How do I overcome my cognitive biases to figure out what I'm good at?
November 14, 2014 12:02 AM   Subscribe

The infrequently mentioned counterpoint to the Dunning-Kruger effect is that people who are better than average at something underestimate their skills. Self-evaluation is hard. I know that I personally have a hefty dose of impostor syndrome and distorted thinking to add to that cognitive bias, but how do I adjust for this?

This is something of a followup to my last question on dealing with my career anxieties so I could start applying for jobs. The answers on that question were very helpful, and I've at least gotten as far as opening up my C.V. and feeling pretty okay about it. But then I run into another problem: as tchemgrrl put it, "Now without knowing you I can't say whether your negative self-talk is your brain being naughty or a true perspective on your career prospects [...]"

Thing is, I don't know either. I know I'm not as bad at things as depression and impostor syndrome would have me believe, but I don't know how much to adjust my self-perception upwards from that. It may not affect the actual writing of a C.V. or resume, since those are mostly restricted to objective things like "gave this presentation" and "held this job", but it does very much affect what jobs I apply to and what I try to emphasize in cover letters and the like.

How can I get a better sense of where I stand on key skills when I've lost faith in my own judgement?
posted by cortisol to Work & Money (7 answers total) 16 users marked this as a favorite
 
Don't worry so much, first of all. Imposter syndrome is likely to be more impacful than Dunning-Kruger, especially if you have earned professional qualifications. They don't hand those out for free! Seek feedback on skills you are concerned about, to learn what you are good at. If a skill can be tested (via examination or comparison to people at a similar level of experience to you) then do that.

Other people are going to have an idea of what you are good and bad at, so make sure to get a range of opinion. Talk to past employers/your supervisors, even lecturers/teachers from the past. Examination results will give you an idea of where you fall in a bell curve. Also note that the more time you spend doing something, the better you will (usually) get at it, so if you have experience with doing something then you are probably better at it than most people are.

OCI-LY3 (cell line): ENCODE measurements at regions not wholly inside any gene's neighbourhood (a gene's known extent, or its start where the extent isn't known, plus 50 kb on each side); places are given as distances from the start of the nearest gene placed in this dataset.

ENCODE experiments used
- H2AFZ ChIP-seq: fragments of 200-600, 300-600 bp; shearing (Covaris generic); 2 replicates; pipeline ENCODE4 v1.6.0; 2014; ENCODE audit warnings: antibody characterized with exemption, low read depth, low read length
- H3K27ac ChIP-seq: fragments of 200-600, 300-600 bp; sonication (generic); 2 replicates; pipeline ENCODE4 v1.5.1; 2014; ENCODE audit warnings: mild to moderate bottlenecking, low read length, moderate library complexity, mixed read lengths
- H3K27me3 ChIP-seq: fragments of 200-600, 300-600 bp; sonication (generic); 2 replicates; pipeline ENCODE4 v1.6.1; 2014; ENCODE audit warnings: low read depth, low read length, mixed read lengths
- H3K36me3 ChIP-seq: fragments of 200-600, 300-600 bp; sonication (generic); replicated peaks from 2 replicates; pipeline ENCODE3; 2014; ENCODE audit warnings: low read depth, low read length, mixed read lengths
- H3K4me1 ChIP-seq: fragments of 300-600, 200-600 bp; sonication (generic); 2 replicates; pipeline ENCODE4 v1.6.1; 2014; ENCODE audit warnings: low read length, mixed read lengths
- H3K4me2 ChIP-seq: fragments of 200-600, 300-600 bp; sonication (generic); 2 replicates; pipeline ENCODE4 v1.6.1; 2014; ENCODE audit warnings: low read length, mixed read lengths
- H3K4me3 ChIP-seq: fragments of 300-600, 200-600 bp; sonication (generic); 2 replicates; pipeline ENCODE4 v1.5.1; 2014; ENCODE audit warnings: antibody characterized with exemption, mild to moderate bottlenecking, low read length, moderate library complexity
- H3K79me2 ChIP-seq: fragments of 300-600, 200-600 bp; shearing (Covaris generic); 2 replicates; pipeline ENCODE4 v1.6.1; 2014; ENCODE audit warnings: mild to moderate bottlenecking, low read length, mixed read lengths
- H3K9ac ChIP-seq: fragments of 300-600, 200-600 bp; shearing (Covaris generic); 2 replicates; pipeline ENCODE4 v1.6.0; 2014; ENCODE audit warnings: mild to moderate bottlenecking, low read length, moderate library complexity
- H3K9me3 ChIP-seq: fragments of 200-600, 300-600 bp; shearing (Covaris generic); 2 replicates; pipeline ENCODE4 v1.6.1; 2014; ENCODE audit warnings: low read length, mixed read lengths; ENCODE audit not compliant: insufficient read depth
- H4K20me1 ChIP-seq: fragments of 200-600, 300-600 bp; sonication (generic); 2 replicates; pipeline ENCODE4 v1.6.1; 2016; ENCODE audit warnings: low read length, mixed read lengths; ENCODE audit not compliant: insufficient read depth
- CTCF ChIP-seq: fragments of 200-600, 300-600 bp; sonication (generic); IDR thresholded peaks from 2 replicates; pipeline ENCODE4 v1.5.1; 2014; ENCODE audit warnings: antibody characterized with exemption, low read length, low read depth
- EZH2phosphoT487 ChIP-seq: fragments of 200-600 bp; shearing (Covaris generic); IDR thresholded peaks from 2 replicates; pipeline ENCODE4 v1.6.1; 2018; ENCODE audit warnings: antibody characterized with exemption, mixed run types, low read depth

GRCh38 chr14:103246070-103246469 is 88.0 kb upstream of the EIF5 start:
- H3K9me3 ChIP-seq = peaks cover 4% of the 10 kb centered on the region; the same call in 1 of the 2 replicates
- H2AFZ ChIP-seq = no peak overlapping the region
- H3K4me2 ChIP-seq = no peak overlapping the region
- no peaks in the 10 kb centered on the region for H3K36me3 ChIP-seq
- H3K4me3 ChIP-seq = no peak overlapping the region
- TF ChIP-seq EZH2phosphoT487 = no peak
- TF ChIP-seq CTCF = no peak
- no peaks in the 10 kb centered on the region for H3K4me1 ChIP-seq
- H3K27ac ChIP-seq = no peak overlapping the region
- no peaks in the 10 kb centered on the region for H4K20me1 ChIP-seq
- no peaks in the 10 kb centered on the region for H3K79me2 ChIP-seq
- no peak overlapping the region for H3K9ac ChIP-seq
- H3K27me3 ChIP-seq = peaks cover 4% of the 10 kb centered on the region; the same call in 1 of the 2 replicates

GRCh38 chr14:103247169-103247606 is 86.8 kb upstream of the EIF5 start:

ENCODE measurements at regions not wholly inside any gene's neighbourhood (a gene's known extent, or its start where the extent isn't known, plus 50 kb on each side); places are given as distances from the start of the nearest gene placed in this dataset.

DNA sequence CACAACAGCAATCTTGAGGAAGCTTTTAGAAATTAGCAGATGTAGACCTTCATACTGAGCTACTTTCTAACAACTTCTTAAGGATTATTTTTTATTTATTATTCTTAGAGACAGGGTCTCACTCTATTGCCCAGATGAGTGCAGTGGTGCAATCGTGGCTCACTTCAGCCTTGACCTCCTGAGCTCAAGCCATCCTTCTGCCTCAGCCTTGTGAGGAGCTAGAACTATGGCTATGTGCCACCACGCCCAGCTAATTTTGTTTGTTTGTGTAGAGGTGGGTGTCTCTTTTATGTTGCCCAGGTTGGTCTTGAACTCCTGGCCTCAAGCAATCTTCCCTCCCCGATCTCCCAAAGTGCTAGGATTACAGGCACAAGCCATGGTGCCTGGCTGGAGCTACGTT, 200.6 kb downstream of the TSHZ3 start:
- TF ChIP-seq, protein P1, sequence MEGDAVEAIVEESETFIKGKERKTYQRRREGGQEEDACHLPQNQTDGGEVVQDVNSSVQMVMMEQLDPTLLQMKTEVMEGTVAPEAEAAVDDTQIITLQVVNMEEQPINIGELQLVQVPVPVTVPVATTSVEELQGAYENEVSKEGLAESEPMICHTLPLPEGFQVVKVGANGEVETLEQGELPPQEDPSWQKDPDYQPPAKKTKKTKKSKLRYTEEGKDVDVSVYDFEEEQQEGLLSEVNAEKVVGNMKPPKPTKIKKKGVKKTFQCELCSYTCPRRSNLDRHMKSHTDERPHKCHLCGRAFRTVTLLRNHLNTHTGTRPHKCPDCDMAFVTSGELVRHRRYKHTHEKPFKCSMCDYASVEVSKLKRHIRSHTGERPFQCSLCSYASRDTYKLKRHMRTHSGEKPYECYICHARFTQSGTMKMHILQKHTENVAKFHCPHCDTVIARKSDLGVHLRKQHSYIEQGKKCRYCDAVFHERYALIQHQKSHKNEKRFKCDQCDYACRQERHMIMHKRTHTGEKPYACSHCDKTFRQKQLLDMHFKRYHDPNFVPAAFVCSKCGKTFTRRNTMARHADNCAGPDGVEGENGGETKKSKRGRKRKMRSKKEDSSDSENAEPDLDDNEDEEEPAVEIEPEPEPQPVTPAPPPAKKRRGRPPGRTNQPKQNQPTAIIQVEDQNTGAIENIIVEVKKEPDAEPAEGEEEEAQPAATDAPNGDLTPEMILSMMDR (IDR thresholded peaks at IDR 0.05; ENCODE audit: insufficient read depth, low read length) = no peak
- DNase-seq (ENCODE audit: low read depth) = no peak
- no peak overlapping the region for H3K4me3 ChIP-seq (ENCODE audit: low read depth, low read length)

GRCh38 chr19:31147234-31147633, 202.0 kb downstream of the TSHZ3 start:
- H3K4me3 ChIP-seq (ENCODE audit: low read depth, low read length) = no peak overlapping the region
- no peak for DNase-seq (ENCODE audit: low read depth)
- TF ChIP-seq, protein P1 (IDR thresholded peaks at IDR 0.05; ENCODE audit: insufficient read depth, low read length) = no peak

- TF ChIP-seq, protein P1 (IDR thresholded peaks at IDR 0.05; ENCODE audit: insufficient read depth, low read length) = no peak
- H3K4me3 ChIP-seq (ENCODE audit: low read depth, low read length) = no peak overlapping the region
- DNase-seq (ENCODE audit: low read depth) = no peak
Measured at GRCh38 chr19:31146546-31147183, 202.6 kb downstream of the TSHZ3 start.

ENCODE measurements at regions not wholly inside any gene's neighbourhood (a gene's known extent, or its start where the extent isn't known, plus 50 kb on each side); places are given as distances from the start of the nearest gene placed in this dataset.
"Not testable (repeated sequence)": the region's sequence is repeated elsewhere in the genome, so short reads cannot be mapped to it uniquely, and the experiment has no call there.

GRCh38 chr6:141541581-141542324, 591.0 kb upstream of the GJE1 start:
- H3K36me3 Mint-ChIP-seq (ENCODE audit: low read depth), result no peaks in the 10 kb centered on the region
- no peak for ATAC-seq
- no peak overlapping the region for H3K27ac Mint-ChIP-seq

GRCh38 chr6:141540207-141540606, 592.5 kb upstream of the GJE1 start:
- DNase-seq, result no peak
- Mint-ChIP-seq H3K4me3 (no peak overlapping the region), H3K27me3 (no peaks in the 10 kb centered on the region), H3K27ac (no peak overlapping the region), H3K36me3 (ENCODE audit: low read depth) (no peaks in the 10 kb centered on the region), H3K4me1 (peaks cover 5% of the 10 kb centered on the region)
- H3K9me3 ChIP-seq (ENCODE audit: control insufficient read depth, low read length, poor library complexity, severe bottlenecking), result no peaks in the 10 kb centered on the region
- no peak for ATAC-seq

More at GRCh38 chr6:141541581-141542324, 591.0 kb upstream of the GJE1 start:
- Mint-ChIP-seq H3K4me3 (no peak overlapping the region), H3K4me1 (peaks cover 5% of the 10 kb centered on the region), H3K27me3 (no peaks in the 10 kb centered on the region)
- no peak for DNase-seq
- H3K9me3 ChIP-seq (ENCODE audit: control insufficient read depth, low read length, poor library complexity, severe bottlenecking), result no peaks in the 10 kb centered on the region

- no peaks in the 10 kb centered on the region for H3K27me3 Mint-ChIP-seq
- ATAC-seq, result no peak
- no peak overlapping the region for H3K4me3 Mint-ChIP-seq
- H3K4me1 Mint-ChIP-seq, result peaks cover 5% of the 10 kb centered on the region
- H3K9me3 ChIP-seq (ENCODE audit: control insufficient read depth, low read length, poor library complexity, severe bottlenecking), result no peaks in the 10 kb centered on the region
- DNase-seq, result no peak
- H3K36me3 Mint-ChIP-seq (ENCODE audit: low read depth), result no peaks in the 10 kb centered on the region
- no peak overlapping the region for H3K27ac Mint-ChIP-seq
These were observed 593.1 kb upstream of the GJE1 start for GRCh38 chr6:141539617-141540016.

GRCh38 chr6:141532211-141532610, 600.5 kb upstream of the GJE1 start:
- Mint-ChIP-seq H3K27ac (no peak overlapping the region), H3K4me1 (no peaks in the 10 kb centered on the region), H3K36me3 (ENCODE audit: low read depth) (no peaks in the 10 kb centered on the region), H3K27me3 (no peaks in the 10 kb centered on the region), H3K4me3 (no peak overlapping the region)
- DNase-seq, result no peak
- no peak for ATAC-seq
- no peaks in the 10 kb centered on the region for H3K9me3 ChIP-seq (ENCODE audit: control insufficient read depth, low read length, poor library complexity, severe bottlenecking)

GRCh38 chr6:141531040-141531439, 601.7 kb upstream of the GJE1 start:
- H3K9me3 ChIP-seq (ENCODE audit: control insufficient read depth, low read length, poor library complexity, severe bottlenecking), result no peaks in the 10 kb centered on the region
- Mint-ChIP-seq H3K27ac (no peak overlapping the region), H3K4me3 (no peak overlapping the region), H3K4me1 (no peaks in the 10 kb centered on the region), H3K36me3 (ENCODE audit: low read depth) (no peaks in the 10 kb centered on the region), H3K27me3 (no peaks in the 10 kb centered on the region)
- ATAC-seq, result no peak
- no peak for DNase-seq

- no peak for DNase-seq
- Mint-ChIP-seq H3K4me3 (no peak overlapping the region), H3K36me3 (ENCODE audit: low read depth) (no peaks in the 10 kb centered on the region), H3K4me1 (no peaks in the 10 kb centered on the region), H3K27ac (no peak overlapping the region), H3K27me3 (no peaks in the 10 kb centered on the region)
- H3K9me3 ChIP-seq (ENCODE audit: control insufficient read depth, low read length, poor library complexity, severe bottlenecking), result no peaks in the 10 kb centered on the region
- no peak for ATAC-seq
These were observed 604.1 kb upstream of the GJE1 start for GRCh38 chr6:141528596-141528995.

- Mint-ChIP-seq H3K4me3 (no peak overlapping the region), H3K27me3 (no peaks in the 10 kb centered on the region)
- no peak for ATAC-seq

posted by Cannon Fodder at 2:22 AM on November 14, 2014


Make a list of what knowledge, ability and experience being good at something requires and measure yourself against it. Keep in mind professionals have different mixes of those things and people with very different backgrounds can succeed in a field.

Have others contribute to the definitions and measurements as appropriate to help you trust them.

Dunning-Kruger is mostly something people use to put down others. It's easy for some people to pretend to think little of their abilities and criticize people who assert knowledge. The truth is that we can determine what is required of us and what is required of us at the next level of performance or achievement, and if we stop to think, whether we are doing it or have the potential. We may not be too accurate at ranking ourselves against others, but that doesn't have anything to do with perceiving objective competency.
posted by michaelh at 3:27 AM on November 14, 2014


What have reasonable people in your life (bosses, supervisors, friends, teachers, partners, family, therapists) complimented you on? There's likely feedback about your work or efforts that's somewhat consistent.

It's also worth paying attention to the types of things you enjoy doing.

Any overlap between things you enjoy doing and things you've gotten positive feedback about should be things you're very strongly emphasizing.
posted by jaguar at 7:16 AM on November 14, 2014


You are letting the perfect be the enemy of the good here, I'm afraid. If it helps, this is a classic procrastination technique, a lot of us do it, and I understand what you are going through.

The thing is, none of what you've talked about in your question really matters when it comes to applying for a job. It doesn't matter if you feel you have imposter syndrome, or if you are prone to under- or over-estimating your skill.

1. When it comes to getting a job (a career type job!), you are in a competition, and you are playing to win. Therefore, you ALWAYS aim as high as you possibly can for the skills you have. And you are AlWAYS selling yourself.

You do NOT outright lie. You do NOT say, for example, that you have a degree you don't.

But you DO cast every skill learned, honor received, practical experience obtained and degree earned in the most positive light.

If there is any thing that reflects poorly on you, leave it right the hell off of your CV and applications! The only exception would be if you are legally obligated to report the information during the course of applying for a job. Unless you are a convicted sex offender or otherwise a felon, there are very few things that meet this requirement, though.

Think of your CV as an advertisement, with the goal of selling yourself to anyone who reads it. Get a book on keywords employers look for if you think it will help. Remember, this is a competition, and you want every advantage going in you can get.

2. Cast a wide net.